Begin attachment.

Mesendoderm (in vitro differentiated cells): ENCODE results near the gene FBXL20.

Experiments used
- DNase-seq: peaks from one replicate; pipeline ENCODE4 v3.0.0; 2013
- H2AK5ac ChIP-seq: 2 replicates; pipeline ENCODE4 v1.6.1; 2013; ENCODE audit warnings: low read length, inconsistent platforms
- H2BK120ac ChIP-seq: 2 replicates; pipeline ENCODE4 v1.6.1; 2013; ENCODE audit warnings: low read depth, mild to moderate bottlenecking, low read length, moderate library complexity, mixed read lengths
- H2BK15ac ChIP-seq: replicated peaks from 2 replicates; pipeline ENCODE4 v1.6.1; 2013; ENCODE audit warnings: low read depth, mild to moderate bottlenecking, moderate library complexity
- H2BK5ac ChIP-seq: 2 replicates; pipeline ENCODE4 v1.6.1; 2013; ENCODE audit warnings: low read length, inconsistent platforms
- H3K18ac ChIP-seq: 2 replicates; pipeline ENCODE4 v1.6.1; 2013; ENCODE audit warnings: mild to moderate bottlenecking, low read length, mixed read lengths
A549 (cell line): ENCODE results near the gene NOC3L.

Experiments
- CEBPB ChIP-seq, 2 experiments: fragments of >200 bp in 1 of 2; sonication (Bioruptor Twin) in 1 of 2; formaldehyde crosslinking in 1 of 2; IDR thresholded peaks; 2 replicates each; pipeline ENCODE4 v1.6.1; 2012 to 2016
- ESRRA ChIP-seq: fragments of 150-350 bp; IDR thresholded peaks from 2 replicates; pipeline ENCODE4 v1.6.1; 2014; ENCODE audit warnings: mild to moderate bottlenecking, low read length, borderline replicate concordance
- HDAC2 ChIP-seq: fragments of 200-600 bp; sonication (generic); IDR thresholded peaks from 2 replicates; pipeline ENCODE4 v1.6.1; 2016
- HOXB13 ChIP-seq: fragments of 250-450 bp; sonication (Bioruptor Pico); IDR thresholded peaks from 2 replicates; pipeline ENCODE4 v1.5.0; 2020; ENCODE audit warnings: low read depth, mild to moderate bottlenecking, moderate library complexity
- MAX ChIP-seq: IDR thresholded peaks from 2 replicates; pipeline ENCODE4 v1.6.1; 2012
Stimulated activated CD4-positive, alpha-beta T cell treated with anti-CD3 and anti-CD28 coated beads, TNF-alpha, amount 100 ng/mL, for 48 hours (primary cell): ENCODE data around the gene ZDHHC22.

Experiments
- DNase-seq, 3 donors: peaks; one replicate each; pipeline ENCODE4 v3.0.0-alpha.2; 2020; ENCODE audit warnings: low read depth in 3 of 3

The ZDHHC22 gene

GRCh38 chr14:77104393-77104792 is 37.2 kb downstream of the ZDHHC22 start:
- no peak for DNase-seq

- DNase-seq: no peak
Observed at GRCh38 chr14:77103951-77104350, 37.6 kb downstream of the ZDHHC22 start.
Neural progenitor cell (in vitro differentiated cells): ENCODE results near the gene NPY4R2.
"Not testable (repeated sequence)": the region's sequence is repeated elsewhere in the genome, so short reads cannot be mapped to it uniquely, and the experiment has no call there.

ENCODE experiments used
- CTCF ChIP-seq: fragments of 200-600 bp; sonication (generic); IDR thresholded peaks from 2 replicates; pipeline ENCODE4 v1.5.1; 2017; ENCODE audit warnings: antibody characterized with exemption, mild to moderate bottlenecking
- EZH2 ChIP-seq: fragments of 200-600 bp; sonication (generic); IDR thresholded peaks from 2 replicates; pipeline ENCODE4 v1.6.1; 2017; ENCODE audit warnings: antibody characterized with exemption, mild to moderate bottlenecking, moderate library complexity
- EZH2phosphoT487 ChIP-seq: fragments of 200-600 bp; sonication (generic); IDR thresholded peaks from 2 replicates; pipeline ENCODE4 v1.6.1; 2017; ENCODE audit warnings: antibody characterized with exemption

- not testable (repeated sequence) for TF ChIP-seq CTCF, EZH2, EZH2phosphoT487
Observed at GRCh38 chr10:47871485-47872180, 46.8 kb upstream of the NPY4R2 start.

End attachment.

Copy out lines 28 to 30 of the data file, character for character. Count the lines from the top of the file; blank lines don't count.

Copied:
- EZH2 ChIP-seq: fragments of 200-600 bp; sonication (generic); IDR thresholded peaks from 2 replicates; pipeline ENCODE4 v1.6.1; 2017; ENCODE audit warnings: antibody characterized with exemption, mild to moderate bottlenecking, moderate library complexity
- EZH2phosphoT487 ChIP-seq: fragments of 200-600 bp; sonication (generic); IDR thresholded peaks from 2 replicates; pipeline ENCODE4 v1.6.1; 2017; ENCODE audit warnings: antibody characterized with exemption

- not testable (repeated sequence) for TF ChIP-seq CTCF, EZH2, EZH2phosphoT487